I never thought it would be possible to write much in the way of a story about the life of John Atcherley of Kinnersley (nowadays Kynnersley). As a son of agricultural labourer Henry Atcherley (my 2x great grandfather), John was destined for a life of relative obscurity. He never married, and as far as I know he did not father any children out of wedlock. So although we have records for his birth and death, we have nothing relating to matrimonial events, or to the births, baptisms, deaths or burials of children, which would help with tracking this Atcherley’s adult life between censuses. Other sources of information have come to light however, which have enabled me to follow John’s journey.
John Atcherley  was the fourth child, and first son, of Henry Atcherley and his wife Mary (née Jones). The last of this couple’s children to be born at Eyton-on-the-Wild-Moors (usually known as Eyton), he was baptised there on the last day of September 1855 (Eyton St Catherine is pictured right). When the census of 1861 was taken, the enumerator found John with his parents and siblings at Sidney, in Kinnersley parish, where Henry lived and worked for many years as an agricultural labourer.
Adult life for John – if we take starting work as the beginning of it – commenced when he was in his early- to mid-teens. By the time of the 1871 census John had left home, and a life of farm work was under way. Recorded as ‘John Hatcherly’, aged 15, he was one of two indoor farm servants employed by widower John Davis, who farmed 190 acres at Wrockwardine Bank, in the parish of Wrockwardine.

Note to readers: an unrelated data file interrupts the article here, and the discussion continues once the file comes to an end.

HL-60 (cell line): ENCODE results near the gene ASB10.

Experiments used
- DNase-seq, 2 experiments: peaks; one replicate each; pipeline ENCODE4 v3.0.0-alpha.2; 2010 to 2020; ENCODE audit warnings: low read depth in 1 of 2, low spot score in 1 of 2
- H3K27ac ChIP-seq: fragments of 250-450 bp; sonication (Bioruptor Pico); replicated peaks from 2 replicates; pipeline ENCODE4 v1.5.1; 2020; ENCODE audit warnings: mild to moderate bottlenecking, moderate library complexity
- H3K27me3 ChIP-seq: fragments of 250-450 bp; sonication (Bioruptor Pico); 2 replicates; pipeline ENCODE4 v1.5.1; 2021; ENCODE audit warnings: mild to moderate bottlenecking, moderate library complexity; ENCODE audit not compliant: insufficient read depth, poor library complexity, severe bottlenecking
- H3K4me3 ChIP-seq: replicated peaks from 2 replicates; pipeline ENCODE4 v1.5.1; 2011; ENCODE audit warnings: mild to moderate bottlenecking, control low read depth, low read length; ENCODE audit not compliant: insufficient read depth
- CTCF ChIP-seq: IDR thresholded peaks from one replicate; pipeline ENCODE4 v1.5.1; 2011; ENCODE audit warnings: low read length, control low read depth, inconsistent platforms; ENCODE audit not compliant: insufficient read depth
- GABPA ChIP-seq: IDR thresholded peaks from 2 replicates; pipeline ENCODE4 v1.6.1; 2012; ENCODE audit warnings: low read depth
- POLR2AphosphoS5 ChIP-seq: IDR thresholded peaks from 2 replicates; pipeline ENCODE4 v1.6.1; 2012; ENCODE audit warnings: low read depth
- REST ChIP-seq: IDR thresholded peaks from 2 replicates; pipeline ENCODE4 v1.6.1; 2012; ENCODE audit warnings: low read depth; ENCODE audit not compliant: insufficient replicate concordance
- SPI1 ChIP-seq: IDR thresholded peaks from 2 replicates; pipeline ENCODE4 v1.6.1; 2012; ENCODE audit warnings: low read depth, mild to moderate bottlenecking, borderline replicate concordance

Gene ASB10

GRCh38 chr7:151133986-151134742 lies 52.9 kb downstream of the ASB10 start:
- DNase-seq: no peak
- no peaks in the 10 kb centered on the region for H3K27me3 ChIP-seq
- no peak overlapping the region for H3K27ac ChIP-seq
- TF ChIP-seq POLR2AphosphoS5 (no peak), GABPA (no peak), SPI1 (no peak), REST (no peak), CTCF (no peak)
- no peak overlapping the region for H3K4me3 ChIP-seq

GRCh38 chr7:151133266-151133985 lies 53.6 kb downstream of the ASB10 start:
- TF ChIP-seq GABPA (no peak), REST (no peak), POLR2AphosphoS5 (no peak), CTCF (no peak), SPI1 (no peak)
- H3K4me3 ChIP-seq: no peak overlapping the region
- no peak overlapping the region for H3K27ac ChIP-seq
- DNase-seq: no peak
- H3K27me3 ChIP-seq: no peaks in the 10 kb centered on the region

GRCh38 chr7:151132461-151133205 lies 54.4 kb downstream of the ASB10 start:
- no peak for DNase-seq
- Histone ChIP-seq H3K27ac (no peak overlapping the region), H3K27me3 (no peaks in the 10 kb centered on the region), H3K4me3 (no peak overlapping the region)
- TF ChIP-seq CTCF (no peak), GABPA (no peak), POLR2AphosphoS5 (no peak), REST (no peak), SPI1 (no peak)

Within two years of that census, John Atcherley was back home at Sidney. Around the beginning of 1873, when he was 17 years old, John had started working for Richard Taylor of Sidney House (who almost certainly employed John’s father Henry too). He would remain in Mr Taylor’s employment for many years to come.
This information comes from the Wellington Journal of 26 September 1896, specifically its account of that year’s annual meeting of the Wellington Farmers’ Club. One of the club’s committee members was R Taylor of Sidney House. The newspaper reported:
Among the prizes offered for farm servants probably none are more to be commended than those given for length of service. It is interesting—almost remarkable—that there are 73 servants of members of the club who have been in the employ of the same master and mistress over 20 years, one going as high as 57 years and several over 50.
The Journal noted that the total number of years’ service clocked up by the 73 servants was 2,222¼ and that their average length of service was 30½ years. The prize awarded to these loyal men and women was £15 – to be shared between them! One of their number was “J. Atcherley”, who had then been in the employ of Mr R Taylor for 23¾ years.